Monday, March 26, 2012

DPI - A Client Approach for Application Identification

A new paper by Tomasz BujlowKartheepan BalachandranSara Ligaard HaldM. Tahir Riaz and Jens Myrup Pedersen (pictured) from Department of Electronic Systems Networking and Security Center for Network Planning of Aalborg University descibes a new approach for traffic classification.
"To overcome the drawbacks of existing methods for traffic classification (by ports, Deep Packet Inspection, statistical classification) a new system was developed, in which the data are collected and classified directly by clients installed on machines belonging to volunteers".

I wonder how such technology could be used by ISPs for traffic management (why would someone agree to install it?), or even for analytics (privacy concerns). Nevertheless,  some more quotes from the publication follows:
"Our approach combines the information obtained from the system sockets, the HTTP content types, and the data transmitted through network interfaces. It allows to group packets into flows and associate them with particular applications or types of service. This paper presents the design of our system, the implementation, the testing phase and the obtained results. The performed threat assessment highlights potential security issues and proposes solutions in order to mitigate the risks. Furthermore, it proves that the system is feasible in terms of uptime and resource usage, assesses its performance and proposes future enhancements. We released the system under The GNU General Public License v3.0 and published as a SourceForge project called Volunteer-Based System for Research on the Internet".

"Obtained results proved that the system is feasible, and capable of providing detailed information about the network traffic. Therefore, it can be useful for creating different applications traffic profiles".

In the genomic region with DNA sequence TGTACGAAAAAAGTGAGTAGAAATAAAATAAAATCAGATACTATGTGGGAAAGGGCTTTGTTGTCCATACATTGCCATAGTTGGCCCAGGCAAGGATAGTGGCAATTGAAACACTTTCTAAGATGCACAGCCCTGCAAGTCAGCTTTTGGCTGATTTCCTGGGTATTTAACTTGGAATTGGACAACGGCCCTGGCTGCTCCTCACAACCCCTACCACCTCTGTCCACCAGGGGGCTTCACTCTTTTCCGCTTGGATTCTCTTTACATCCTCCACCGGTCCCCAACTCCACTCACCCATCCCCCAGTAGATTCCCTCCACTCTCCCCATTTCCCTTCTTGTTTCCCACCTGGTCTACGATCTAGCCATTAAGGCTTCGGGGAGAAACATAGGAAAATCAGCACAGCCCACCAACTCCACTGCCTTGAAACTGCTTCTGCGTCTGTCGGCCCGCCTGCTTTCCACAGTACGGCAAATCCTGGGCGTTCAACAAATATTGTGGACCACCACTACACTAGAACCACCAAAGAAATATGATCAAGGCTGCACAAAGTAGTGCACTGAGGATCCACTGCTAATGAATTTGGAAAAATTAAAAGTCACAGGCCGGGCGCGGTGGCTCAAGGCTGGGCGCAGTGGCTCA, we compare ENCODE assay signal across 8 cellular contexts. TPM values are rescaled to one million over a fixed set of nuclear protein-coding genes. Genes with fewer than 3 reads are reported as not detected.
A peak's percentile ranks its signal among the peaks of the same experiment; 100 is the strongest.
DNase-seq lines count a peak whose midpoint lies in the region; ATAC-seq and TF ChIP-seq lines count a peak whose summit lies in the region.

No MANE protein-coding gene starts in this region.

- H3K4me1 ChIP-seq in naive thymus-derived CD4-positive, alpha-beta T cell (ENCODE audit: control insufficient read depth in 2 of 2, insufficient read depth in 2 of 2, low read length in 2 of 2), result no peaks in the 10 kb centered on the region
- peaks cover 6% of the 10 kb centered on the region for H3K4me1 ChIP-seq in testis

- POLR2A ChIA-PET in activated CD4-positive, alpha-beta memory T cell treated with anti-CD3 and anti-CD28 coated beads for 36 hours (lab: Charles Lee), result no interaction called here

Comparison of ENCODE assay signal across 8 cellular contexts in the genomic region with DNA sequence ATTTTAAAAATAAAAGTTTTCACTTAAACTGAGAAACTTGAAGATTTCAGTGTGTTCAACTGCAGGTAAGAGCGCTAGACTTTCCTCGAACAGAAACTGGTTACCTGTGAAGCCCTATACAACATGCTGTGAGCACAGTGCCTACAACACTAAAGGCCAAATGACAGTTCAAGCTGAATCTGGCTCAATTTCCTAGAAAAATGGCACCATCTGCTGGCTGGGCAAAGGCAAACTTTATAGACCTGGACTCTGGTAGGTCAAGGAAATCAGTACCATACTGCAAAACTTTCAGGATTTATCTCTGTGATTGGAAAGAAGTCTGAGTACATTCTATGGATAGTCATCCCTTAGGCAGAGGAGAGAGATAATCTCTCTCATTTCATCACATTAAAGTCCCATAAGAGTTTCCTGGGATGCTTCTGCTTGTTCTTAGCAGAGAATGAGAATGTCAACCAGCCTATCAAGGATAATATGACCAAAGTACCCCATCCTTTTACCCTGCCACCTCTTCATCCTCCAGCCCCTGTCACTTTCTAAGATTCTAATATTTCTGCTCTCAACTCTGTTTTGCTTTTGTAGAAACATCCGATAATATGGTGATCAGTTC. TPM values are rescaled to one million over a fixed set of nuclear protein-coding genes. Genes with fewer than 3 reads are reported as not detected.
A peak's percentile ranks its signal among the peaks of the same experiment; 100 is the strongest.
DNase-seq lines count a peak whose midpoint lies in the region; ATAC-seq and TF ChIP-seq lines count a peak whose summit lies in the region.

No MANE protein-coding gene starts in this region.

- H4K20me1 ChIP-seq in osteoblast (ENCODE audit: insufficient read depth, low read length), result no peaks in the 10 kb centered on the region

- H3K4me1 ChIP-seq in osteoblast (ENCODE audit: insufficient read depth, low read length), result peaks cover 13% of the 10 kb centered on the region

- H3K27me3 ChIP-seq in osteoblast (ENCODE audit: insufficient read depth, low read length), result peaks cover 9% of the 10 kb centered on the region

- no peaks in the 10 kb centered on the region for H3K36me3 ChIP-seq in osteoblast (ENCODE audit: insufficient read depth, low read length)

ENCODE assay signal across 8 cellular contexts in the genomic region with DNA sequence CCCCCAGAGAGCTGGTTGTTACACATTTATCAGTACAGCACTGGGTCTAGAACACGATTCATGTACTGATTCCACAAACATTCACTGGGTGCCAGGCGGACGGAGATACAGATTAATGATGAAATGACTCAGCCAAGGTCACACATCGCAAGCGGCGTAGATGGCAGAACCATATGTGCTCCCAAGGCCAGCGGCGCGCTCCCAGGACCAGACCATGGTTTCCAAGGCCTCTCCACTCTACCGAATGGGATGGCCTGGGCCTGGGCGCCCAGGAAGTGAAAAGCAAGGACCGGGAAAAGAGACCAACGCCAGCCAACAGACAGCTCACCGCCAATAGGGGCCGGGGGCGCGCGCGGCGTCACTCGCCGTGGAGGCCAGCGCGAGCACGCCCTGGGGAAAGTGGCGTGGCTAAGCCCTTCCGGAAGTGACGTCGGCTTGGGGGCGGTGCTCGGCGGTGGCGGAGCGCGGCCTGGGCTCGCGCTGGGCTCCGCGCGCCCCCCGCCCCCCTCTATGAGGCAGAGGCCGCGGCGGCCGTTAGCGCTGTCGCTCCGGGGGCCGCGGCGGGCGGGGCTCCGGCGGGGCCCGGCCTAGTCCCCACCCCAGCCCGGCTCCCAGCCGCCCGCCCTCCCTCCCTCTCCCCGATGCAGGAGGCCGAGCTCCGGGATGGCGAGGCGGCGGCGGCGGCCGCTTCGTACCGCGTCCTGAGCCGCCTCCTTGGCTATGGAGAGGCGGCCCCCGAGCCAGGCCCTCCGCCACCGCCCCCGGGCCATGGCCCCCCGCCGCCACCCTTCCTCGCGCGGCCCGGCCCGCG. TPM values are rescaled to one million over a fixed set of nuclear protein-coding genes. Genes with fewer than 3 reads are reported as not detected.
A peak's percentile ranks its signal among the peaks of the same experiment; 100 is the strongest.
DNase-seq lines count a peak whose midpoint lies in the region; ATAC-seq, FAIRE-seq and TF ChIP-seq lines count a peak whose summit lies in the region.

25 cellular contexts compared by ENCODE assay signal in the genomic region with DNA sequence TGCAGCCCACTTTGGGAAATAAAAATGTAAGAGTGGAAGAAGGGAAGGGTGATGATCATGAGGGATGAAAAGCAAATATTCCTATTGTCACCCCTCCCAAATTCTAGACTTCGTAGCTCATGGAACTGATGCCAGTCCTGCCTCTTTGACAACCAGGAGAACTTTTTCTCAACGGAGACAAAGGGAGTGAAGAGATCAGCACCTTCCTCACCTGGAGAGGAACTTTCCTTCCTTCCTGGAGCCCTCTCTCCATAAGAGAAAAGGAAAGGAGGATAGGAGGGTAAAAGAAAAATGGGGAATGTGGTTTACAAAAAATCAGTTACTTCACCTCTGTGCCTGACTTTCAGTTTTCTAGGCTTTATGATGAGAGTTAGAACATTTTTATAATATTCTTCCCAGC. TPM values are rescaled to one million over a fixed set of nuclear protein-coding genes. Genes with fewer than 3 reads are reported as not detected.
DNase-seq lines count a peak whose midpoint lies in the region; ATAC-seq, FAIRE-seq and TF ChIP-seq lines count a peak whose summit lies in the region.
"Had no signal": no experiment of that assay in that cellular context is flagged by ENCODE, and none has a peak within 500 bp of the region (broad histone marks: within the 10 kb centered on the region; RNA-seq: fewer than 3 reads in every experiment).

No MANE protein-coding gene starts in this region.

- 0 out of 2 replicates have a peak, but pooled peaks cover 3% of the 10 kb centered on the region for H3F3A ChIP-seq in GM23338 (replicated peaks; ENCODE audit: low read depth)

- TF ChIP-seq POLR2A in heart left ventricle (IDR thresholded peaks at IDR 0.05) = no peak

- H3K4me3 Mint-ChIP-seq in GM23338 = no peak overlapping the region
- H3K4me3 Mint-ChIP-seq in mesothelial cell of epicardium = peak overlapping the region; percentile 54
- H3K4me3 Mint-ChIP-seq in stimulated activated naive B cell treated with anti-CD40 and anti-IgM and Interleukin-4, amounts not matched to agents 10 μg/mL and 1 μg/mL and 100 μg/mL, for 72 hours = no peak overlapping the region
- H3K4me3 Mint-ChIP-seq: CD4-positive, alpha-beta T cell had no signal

See "Volunteer-Based System for classification of traffic in computer networks" - here.

1 comment:

  1. It’s always interesting to see packets-coloring evolve; thanks for reporting that.

    Similar client–based approaches, mainly focusing on bandwidth shaping applications, have been tested on the market in the last decade with limited success. Think about Centricity software (disappeared), Mobidia in Vancouver, with their Optimization & Subscriber-centric Policy (does not appear to be the focus anymore), as well as the first-to-market that I am aware of, Check Point Software, with their FloodGate-1 product (looking at their references to RealAudio and VDOlive in their product documents suggests me that the product has been on the back burner for long time now..).

    Anyways, I agree with you Azi that the end-users will definitively not want to install that on their computing devices voluntarily. IMO, in the long run, they will be forced to do so as I envision that this functionality will become part of Network Admission Control (NAC) clients and will be expected as part of Layer 3 network admission.

    In its current state, the situation on the Internet is more or less like the days when cars did not require a license plate, as well as to comply with strict security requirements, to get on the public roads system. This is why we need DPI to inspect the car and more-or-less control the vehicle and its driver. It requires a lot of cops and resources, and it is very imperfect.

    IMO, Network Admission Control (NAC) + Trusted Computing Architecture (TCA) (the driver license) + Client-based packets classification (the license plate) will become the norm one day; sorry for that. As it is the case with cars, expect to lose anonymity. Also expect to lose control over installed software and data.